SEL Skills May Have Prevented The Rise Of Darth Vader…
When our team realized this week’s newsletter would go out on Star Wars Day (May the 4th be with you!) we got a little punchy! Then we discovered a very powerful insight…
“You underestimate the power of the Dark Side!” – Darth Vader
Darth Vader is one of the most well-recognized villains in movie history. But he may have been much different if Padawan Learners (young children training to become Jedi Knights) were taught social-emotional skills.
The Anakin Skywalker (young Darth Vader) we saw in Episode I of Star Wars, was sweet, loving, endearing, and liked by many.
Okay, yes, there was that little thing about his mother dying in Episode II. Not all children that lose a parent decide to join the Dark Side and become a menacing villain. There has to be more… and there is.
There’s no doubt that Anakin Skywalker had raw talent (his midichlorian (Jedi IQ) count was off the charts, remember?).
However, “raw talent” isn’t enough to lead you down the right path. Anakin possessed the technical skills to be an outstanding Jedi. Yet he lacked social-emotional skills, honor, discipline, and good judgment. The Jedi council refused to promote Anakin to the status of Jedi Master, because he “was not yet ready” (he didn’t have the social-emotional skills).
This is where things broke down for Anakin. He felt cheated by the Jedi Council’s early promise that one day he would be a Jedi Master if he trained hard. Anakin felt bitter and entitled. He was easily lured by the promise of a dark power by the evil, Emperor Palpatine. The Emperor assured him powers beyond his wildest dreams… powers “strong enough to cheat death.”
How many teens in Anakin’s position would turn down that offer?
Herein lies the problem for our students. We are training them heavily in technical skills. STEM curriculum is everywhere around the country.
In fact, Millennials entering the workforce are the most highly educated generation in history. Yet at the very same time, they are the lowest skilled generation in history.1
How can that be?!
Students are exposed to greater amounts of content than ever before. Today’s students come across more new information from a day’s worth of news, internet content, and social media, than in an entire life-time in the middle-ages.
However, we’re teaching them how to perform very specific, technical tasks within a controlled environment. We’re asking them questions in the form of multiple-choice tests, then certifying them as career-ready with a degree.
Employers find that these graduates are far from career-ready after escaping the bubble of school…
- They can’t solve real-world problems by guessing with multiple-choice.
- They can’t effectively manage their time. They struggle to meet deadlines. Many can’t even read an analog clock on the office wall.
- They can’t organize their thoughts, materials, and digital content. There’s no teacher or parent to ask if they turned in their work. (Maybe employers needs to start having parent-employer conferences?!)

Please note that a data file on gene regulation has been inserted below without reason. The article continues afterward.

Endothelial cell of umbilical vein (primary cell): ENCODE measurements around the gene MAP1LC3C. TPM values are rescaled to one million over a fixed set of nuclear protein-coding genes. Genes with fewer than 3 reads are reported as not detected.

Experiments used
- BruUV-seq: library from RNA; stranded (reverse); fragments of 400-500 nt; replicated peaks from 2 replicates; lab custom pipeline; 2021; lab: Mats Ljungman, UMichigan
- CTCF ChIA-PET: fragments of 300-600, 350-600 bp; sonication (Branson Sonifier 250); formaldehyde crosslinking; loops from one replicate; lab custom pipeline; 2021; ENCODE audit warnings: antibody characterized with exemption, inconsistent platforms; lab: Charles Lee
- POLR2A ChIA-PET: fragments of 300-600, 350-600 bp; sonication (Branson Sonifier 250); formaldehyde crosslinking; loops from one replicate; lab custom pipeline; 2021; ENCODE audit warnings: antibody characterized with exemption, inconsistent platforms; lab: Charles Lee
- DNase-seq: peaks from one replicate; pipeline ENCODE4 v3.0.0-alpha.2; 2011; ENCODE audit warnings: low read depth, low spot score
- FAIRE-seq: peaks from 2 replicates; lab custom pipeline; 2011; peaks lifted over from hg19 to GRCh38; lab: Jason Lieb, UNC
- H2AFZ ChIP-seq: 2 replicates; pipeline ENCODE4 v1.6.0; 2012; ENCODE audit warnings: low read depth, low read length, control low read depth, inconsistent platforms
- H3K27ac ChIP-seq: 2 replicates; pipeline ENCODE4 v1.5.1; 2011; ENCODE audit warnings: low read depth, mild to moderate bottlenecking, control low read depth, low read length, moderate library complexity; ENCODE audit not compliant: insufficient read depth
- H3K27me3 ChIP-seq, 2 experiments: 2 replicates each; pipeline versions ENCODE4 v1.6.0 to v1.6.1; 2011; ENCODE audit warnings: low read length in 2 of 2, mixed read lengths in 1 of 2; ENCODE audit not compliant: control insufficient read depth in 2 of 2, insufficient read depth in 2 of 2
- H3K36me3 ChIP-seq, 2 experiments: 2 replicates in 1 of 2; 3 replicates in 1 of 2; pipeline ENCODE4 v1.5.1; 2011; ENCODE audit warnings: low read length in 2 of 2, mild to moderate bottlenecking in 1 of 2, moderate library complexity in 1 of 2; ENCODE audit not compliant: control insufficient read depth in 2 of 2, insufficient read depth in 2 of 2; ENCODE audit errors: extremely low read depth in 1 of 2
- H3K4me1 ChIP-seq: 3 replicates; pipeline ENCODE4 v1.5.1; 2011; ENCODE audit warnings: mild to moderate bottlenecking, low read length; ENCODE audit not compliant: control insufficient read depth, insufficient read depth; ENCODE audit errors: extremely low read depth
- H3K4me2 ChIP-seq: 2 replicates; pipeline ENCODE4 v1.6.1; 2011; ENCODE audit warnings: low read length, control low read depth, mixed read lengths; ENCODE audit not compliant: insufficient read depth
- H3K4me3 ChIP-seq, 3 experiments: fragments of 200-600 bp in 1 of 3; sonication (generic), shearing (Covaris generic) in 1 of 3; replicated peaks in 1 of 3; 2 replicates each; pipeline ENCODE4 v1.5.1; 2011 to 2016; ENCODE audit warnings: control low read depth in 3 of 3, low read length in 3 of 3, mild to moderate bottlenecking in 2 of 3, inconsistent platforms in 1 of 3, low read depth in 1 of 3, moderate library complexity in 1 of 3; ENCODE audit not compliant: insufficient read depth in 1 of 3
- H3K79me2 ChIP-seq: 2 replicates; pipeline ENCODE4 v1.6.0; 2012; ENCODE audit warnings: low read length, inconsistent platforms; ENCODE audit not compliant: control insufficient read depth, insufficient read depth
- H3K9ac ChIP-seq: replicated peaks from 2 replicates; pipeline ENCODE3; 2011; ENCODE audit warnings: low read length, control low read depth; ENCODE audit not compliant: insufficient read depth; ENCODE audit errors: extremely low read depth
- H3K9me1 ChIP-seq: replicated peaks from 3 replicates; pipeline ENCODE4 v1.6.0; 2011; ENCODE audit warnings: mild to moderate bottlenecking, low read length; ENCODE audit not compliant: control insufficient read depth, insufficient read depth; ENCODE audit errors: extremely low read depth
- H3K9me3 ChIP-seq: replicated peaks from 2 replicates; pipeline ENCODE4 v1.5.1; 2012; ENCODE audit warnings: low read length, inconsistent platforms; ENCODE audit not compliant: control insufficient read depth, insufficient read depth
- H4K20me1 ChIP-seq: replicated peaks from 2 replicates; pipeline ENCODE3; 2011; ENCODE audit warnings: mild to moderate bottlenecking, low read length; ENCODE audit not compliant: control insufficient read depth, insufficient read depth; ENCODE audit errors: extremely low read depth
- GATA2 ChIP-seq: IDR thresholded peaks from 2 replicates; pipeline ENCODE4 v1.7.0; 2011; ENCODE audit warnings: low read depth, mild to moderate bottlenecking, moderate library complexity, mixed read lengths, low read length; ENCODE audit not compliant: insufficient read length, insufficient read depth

- BTW (by the way), IMHO (in my humble opinion), they can’t communicate effectively IRL (in real life), unless they’re LOL (laughing out loud) with their BFF (best friend forever) as they RT (retweet) TMI (too much information).
And, they can’t easily learn new things unless someone (a teacher) is delivering it in a carefully organized fashion. So, employers provide Standard Operating Procedures on Blackboard.com in text, audio, and video form, because everyone learns differently; and that’s how they learned to get the degree that got them this job in the first place.
The result is a generation that lives out of Mom & Dad’s basement, unemployed or underemployed. They feel cheated from wealth promised from getting that degree.
Meanwhile, employers feel cheated too. They have expectations that someone with a degree should be able to solve a problem on their own, and not just for partial credit by showing their work.
When Anakin lacked the social-emotional skills to become a Jedi Master, he said “heck with it” and joined the Dark Side. Could future generations wise-up to the false promise of “get a degree and there’s wealth awaiting you” and join their own “Dark Side?”
This is a real dilemma facing our country. This isn’t a movie that just ends well on its own. If we don’t change the paradigm, this story won’t end well.
So, what can we do?
Teach social-emotional skills. Train our students to be independent learners today, so they can be self-motivated, real-world, problem-solvers tomorrow.
SOAR® Social-Emotional Learning Skills & SOAR® Learning & Soft Skills covers ALL of the most in-demand social-emotional and study skills. It is proven to raise GPA’s, on average, by more than one-full point and comes with a 100% money-back guarantee.
Are you an educator looking to teach your students social-emotional learning skills or study skills? Sign up for our “How Do I Feel?” Curriculum Kit, that includes our complete module on feelings in the blue box on the right of this page.
May the 4th be with you,
Brian Winter, M.Ed.
Co-Author & President, SOAR® Learning, Inc.
Part-time Recreational Jedi
1 PIAAC scores: https://www.ets.org/s/research/30079/index.html
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